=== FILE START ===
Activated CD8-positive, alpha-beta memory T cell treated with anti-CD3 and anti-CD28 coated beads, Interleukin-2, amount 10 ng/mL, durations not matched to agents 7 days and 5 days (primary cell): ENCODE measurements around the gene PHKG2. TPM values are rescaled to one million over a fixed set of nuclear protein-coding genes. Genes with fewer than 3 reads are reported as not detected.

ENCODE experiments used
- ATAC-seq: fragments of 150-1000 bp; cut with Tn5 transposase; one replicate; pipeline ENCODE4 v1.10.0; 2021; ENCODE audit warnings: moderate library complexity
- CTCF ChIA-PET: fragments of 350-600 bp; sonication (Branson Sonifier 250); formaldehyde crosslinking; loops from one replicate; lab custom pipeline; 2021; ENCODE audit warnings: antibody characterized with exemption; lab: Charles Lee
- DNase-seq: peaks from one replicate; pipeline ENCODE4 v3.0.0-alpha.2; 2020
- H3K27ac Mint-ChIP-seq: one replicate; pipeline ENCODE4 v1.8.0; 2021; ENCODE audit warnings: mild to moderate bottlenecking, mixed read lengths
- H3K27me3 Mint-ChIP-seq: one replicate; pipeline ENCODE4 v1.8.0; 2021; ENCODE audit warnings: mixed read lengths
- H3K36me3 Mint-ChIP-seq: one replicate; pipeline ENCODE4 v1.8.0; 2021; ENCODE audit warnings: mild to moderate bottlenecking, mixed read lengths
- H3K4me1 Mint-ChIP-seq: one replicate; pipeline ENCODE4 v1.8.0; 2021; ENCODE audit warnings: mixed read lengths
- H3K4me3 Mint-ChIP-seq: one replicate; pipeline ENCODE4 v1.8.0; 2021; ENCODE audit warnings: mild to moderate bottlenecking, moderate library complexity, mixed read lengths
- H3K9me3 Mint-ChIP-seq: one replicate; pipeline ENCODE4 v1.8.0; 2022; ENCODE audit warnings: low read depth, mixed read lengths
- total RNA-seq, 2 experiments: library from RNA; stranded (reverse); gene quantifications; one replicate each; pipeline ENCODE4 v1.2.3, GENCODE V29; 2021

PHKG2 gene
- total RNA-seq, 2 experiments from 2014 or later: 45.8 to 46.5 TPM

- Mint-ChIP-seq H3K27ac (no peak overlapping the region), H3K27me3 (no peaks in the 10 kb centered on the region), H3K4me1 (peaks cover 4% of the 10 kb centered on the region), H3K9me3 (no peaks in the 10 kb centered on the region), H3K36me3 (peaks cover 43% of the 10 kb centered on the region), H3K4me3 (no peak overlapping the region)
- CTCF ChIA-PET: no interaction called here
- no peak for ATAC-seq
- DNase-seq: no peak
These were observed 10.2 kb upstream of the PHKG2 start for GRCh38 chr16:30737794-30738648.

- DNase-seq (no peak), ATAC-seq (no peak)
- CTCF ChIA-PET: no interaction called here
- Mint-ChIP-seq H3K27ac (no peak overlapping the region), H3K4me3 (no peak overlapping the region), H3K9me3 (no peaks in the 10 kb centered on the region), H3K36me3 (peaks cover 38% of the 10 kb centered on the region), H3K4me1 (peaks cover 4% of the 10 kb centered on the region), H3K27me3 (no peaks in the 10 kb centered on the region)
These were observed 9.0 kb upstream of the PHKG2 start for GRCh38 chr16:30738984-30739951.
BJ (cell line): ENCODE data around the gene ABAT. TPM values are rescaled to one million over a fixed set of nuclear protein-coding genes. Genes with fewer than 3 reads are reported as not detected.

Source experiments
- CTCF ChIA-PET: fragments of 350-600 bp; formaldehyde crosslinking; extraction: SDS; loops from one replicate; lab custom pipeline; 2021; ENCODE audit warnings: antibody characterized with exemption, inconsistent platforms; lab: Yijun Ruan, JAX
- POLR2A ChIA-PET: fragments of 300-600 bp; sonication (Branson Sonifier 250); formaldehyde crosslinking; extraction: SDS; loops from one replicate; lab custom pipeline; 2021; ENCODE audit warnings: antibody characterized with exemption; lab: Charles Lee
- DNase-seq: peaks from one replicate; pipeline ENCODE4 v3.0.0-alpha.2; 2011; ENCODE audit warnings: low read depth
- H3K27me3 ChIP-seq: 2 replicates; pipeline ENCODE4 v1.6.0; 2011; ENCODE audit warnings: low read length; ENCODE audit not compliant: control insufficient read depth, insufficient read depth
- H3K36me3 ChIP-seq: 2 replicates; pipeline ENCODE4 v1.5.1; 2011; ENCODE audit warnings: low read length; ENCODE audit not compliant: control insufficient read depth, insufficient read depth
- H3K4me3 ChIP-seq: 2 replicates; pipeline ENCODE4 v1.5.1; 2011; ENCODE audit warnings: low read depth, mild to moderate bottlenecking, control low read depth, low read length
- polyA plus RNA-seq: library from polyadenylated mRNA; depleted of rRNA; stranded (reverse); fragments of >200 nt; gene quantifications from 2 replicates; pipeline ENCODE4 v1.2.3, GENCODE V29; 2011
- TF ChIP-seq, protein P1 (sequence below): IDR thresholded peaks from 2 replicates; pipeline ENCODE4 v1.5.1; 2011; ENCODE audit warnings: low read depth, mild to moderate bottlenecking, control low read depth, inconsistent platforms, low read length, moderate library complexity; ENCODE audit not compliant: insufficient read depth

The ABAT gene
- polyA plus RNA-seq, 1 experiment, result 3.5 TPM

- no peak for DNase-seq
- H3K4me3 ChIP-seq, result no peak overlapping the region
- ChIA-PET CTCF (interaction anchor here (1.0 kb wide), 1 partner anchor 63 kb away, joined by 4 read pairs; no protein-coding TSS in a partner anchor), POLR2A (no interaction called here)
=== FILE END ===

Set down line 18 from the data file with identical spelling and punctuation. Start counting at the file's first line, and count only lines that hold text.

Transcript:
- DNase-seq: no peak